A Memory: Bottles & Dinosaurs

One of my earliest memories must be from not too long after Dave was born. He wasn’t a newborn, but probably less than a year old. That would make me around 4 years old. We lived in New Jersey at the time. I remember being in the bedroom on the bed, with Dave laying there, and my mom. She had brought a bottle into the bedroom, I guess in anticipation of feeding him. I’m not sure why, but she had to leave the room for a moment and she told me to wait to feed him till she came back. When she came back, I was, of course, already giving him the bottle.

I have no idea if this is a true memory or if I made this up at some point. No matter, there are a million little and big memories I have of Dave, starting with that one. Around every corner, there is something that reminds me of some part of our growing up together, which is both painful and beautiful to think about. Sometimes I can smile about those thoughts, and sometimes I just sink into sadness at the idea that this chapter of my life, the chapter with Dave, is now written. Because of that it’s that much more important to try to recollect and write up those memories. I will attempt to do to the best of my ability with my future posts.

An obvious childhood memory that comes to mind is that when Dave was little he LOVED dinosaurs – he knew EVERYTHING there was to know about each of them. He read this kids’ magazine about them and learned about what they looked like, what they ate, when they lived, how big they were, where they lived and so forth. You could ask him anything and he could rattle off the facts. They were his absolute favorite animals. He watched “Land Before Time” a million times, getting upset every time the momma-dinosaur dies.

He also collected dinosaur toys. He had standard “regular” dinosaurs, but also a collection of dinosaurs that were miniatures from a museum in London. He and I both got a set during some vacation. We would build structures, the higher the better, out of books for the “baby dinosaurs” and the big dinosaurs were the bad guys. Well, the carnivores were the bad guys – the T-Rex and the velociraptors. The herbivores were usually some kind of allies. Most of the game was just the little guys going about their business, and the bad guys trying to get them. Or, if one had been captured the little guys would band together and save it – always in time before getting eaten! Sometimes the little guys even helped out their bigger friends, though obviously they couldn’t scale the structures, so we’d have to build traps to keep everyone safe.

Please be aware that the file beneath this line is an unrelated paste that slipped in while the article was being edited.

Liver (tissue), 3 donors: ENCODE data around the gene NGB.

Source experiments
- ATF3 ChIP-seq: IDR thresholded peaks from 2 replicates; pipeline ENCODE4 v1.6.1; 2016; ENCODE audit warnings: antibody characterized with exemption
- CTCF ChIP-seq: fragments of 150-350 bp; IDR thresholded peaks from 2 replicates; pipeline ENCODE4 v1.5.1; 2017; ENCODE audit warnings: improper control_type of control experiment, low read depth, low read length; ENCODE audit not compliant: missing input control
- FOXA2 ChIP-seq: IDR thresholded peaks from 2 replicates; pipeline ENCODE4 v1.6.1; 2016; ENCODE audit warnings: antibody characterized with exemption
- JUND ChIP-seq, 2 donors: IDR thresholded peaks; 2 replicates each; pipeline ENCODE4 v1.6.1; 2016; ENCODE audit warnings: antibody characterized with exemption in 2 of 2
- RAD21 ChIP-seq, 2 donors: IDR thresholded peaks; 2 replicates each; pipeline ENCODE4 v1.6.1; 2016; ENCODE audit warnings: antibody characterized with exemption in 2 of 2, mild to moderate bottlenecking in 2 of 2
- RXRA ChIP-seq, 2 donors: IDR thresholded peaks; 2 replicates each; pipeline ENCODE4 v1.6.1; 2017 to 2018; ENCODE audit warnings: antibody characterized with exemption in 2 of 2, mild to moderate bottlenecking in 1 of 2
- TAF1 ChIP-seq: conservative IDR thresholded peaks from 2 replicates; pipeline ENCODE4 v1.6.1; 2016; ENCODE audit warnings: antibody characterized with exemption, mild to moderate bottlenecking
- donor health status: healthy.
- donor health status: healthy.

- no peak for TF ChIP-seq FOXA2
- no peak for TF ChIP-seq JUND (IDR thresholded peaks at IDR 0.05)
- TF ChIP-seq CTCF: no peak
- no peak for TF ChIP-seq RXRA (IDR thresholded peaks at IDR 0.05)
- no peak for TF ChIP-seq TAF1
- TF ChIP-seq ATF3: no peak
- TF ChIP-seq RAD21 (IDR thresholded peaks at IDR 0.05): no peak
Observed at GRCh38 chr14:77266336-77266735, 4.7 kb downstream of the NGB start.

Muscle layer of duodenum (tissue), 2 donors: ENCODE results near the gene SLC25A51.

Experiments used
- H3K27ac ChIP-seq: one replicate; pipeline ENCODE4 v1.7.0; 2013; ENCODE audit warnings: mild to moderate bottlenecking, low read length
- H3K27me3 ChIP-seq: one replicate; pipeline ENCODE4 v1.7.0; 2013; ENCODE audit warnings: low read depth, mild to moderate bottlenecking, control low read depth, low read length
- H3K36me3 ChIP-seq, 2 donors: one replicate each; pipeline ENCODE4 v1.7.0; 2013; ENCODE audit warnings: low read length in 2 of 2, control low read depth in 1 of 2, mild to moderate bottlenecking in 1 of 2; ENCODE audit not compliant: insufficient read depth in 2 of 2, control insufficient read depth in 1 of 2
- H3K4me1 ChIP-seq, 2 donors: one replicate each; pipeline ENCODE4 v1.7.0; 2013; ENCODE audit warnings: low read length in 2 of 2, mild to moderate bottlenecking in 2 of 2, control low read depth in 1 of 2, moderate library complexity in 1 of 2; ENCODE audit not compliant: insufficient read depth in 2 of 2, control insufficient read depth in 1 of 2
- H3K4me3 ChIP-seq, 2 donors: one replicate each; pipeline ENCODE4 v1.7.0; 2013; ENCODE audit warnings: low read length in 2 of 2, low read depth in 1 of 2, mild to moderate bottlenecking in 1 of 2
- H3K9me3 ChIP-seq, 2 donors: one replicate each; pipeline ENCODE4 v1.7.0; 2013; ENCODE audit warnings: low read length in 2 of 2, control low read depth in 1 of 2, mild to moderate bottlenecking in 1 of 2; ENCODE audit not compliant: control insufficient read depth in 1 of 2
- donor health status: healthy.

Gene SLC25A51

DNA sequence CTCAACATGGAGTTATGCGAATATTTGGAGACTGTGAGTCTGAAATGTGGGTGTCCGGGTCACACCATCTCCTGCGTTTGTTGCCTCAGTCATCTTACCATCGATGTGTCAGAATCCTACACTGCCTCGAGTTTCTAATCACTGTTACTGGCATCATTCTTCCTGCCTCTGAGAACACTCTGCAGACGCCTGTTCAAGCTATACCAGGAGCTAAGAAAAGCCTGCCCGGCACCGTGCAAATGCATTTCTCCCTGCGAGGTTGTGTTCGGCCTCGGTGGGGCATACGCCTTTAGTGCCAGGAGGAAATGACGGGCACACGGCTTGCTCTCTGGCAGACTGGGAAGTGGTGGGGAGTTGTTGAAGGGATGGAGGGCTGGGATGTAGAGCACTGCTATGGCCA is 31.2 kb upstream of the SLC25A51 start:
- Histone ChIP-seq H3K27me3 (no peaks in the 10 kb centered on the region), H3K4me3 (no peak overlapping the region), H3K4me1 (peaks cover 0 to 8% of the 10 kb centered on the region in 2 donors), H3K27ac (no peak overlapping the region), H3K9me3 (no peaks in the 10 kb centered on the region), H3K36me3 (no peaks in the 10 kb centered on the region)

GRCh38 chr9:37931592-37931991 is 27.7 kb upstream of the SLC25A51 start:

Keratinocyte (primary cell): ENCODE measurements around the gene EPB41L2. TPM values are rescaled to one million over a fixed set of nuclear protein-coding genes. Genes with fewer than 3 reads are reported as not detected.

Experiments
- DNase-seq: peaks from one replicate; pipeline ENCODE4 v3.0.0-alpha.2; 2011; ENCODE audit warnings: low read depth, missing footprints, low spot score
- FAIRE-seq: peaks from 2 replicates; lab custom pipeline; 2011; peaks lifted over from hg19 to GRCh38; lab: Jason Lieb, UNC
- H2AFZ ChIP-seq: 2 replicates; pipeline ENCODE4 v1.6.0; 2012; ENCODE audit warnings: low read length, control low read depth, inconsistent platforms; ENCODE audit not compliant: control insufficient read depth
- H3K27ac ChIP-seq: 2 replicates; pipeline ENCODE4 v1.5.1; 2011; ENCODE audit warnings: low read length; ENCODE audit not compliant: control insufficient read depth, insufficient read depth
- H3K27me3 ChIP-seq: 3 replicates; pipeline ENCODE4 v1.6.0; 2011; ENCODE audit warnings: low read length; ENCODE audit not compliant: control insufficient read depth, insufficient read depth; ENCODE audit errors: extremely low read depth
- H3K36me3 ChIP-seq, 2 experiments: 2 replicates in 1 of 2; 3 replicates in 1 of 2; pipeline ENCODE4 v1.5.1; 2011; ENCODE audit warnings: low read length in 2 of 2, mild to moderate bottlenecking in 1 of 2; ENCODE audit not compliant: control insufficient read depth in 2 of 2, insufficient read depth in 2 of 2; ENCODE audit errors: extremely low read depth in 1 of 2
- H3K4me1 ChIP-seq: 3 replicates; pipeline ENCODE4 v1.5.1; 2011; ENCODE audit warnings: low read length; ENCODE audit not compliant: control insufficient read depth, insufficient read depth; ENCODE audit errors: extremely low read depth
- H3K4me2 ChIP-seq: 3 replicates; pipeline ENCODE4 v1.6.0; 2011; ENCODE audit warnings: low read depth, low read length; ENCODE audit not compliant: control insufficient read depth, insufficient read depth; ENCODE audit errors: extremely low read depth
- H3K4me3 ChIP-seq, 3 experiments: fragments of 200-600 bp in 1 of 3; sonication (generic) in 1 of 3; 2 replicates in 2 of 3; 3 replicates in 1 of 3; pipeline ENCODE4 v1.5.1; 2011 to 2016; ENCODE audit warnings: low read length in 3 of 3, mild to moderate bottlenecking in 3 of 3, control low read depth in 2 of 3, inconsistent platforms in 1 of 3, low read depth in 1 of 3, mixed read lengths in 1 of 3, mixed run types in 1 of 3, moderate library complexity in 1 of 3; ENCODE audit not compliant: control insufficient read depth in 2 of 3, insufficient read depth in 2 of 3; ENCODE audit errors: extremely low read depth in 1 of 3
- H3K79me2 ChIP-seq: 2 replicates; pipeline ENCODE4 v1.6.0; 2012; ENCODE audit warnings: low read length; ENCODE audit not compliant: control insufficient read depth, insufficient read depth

I loved playing this game with him as much as he loved to play them, but sometimes, my girly side wanted to incorporate some other ideas. So, occasionally, there’d be a dinosaur and my-little-pony cross-over event. I don’t remember those nearly as well.

To the Families of Lorne Ahrens, Michael Krol, Michael J. Smith, Brent Thompson and Patrick Zamarripa

Today, I’m tired. I’m tired because as I’m mourning my brother who was assassinated in the line of duty on March 1st in Euless, Texas, I have to think about you. I think about the moment you received a knock on the door from uniformed men and women with somber faces. I think about how you walk up to the door thinking that this isn’t good. But, believing at the same time that it can’t really be bad either, because you love your officer. It just can’t be that bad. And, then it is.

It is, in fact, the worst.

I think about the moment you receive a phone call or a visit from a panicked loved one and you hear the words uttered that: “He was shot. He’s gone.” And all you can think is: “No, it can’t be. It’s not him. It can’t be him. I love him. He can’t be gone. He’s a good person. He can’t be gone.”